82: McKerrow, J.H., P. Jones. H. Sage and S. Pino-Heiss, 1985. Purification and characterization of an elastinolytic proteinase secreted by cercariae of Schistosoma mansoni. J. Biol. Chem., 260: 3703-3704.
83: Metwally, A.A., I. Janku, F. Kemper, M.T. Khayyal, F.A. Ebeid and S.S. Botros, 1990. Effect of schistosomaisis infection on the cleavance of phenazone in mice. Arzenim. Forsch, 40: 206-209.
84: Mirelman, D., D. Monheit and S. Varon, 1987. Inhibition of growth of Entamoeba histolytica by allicin, the active principle of garlic extract (Allium sativum). J. Infect. Dis., 156: 243-244.
85: Miyares, C., I. Hollands and C. Castaneda, 1988. Clinical trial with a preparation based on propolis propolisina in human giardiasis. Acta Gastroenterol. Latinoam., 18: 195-201.
86: N'Goran, E.K., S. Diabate, J. Utzinger and B. Sellin, 1997. Changes in human schistosomiasis level after the construction of two large hydroelectric dams in central Cote d'Ivoire. Bull. World Health Org., 75: 541-545.
87: N′Goran, E.K., J. Utzinger, H.N. Gnaka, A. Yapi and N.A. N′Guessan et al., 2003. Randomized, double-blind, placebo-controlled trial of oral artemether for the prevention of patent Schistosoma haematobium infections. Am. J. Trop. Med. Hyg., 68: 24-32.
88: Oelkers, H.A., 1962. Studies on anthelmintics. Arzneimittelforschung, 121: 810-812.
89: Ogboli, A.U., I.H. Nock, E.M. Obdurahman and N.D.G. Ibrahim, 2000. Medicinal application of vernonia amygdalina del leaf extracts in the treatment of schistosomiasis in mice. Nig. J. Nat. Prod. Med., 4: 73-75.
Direct Link |
90: Okunade, A.L., R.E. Bikoff, S.J. Casper, A. Oksman, D.E. Goldberg and W.H. Lewis, 2003. Antiplasmodial activity of extracts and quassinoids isolated from seedlings of ailanthus altissima (simaroubaceae). Phytother. Res., 17: 675-677.
Direct Link |
91: Olajide, O.A., 1999. Investigation of the effects of selected medicinal plants on experimental thrombosis. Phytother. Res., 13: 231-232.
PubMed | Direct Link |
92: Olds, G.R., R. Olveda, G. Wu, P. Wiest and S. Mc-Garvey et al., 1996. Immunity and morbidity in schistosomiasis japonica infection. Am. J. Trop. Med. Hyg., 55: 121-126.
93: Oliver, R., G. Mackay and J. Rochecouste, 2003. The acquisition of colloquial terms by Western Australian primary school children from non-english speaking backgrounds. J. Multilingual Multicultural Dev., 24: 413-430.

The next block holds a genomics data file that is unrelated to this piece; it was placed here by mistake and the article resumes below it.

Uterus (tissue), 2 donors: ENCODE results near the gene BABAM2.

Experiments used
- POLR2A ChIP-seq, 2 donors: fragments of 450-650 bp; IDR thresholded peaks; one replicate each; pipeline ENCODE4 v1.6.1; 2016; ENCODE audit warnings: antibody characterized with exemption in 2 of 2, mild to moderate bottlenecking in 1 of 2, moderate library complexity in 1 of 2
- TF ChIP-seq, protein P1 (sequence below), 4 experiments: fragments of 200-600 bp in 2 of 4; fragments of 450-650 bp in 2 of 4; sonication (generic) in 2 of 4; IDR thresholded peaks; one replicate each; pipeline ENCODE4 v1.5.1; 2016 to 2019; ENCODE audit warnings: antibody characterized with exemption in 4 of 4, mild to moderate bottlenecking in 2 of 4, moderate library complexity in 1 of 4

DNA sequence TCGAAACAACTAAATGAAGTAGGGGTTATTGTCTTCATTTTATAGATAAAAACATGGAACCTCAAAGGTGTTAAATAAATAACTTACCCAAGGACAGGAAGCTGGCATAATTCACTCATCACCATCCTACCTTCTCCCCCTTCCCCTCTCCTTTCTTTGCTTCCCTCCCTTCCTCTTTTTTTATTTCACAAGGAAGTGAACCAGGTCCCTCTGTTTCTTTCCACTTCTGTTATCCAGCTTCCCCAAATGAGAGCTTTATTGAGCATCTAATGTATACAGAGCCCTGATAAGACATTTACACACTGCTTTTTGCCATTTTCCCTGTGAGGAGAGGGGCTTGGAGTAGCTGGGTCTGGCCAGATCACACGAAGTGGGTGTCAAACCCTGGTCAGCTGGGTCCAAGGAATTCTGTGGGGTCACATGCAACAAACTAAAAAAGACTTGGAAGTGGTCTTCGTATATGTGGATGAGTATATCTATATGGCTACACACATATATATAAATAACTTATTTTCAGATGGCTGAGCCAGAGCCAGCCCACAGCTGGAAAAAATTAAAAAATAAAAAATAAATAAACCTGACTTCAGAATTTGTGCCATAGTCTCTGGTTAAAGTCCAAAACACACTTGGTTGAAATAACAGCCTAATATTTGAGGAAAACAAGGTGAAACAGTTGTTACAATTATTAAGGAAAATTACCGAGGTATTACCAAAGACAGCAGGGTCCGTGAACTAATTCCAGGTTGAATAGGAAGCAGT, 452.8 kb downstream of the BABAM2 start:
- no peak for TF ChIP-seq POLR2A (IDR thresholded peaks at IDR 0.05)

94: D'Arco, P., 2003. Tropical plant database. Raintree Nutr.,
95: Privitera, J.D., 1996. Olive Leaf Extract: A New/Old Healing Bonanza for Mankind. NutriScreen Inc., Covina, CA, USA.
96: Pillai, G.R., A.S. Srivastava, T.I. Hassanein, D.P. Chauhan and E. Carrier, 2004. Induction of apoptosis in human lung cancer cells by curcumin. Cancer Lett., 208: 163-170.
97: Reich, M.R. and A. Fenwick, 2001. Schistosoma haematobium. N. Engl. J. Med., 344: 1170-1170.
98: Reynolds, S.R., C.B. Shoemaker and D.A. Harn, 2002. T and B cell epitope mapping of Sm23, an integral membrane protein S. mansoni. J. Immunol., 149: 3995-4001.
99: Rizk, M., S. Hafez and H. Farouk, 2000. Measurement of urea cycle enzyme activities in mice under the influence of different stages of Schistosoma mansoni infection and Crucuma longa treatment. J. Egypt. Ger. Soc. Zool., 32: 319-333.
100: Ross, A.G.P., P.B. Bartley, A.C. Sleigh, G.R. Olds, Y.S. Li, G.M. Williams and D.P. McManus, 2002. Schistosomiasis. N. Engl. J. Med., 346: 1212-1220.
101: Sabah, A.A., C. Fletecher, G. Webbe and M.J. Doenhoff, 1986. Schistosoma mansoni: Chemotherapy of infections of different ages. Exp. Parasitol., 61: 294-303.
102: Schmeller, T. and M. Wink, 1998. Utilization of Alkaloids in Modern Medicine. In: Alkaloids-Biochemistry, Ecology and Medicinal Applications, Roberts, M. and M. Wink (Eds.). Plenum Press, New York, pp: 435-59.
103: Shabana, M.M., Y.W. Mirhom, A.A. Genenah, E.A. Aboutabl and H.A. Amer,1990 1990. Study into wild Egyptian plants of potential medicinal activity Ninth communication: Hypoglycaemic activity of some selected plants in normal fasting and alloxanised rats. Arch. Exp. Veterinarmed., 44: 389-394.
104: Shalaby, N.M.M. and M. Bahgat, 2003. Phytochemistry and some biological studies of Citharexylum quadrangular Jacq. Bull. Fac. Pharm. Cairo Univ., 41: 219-228.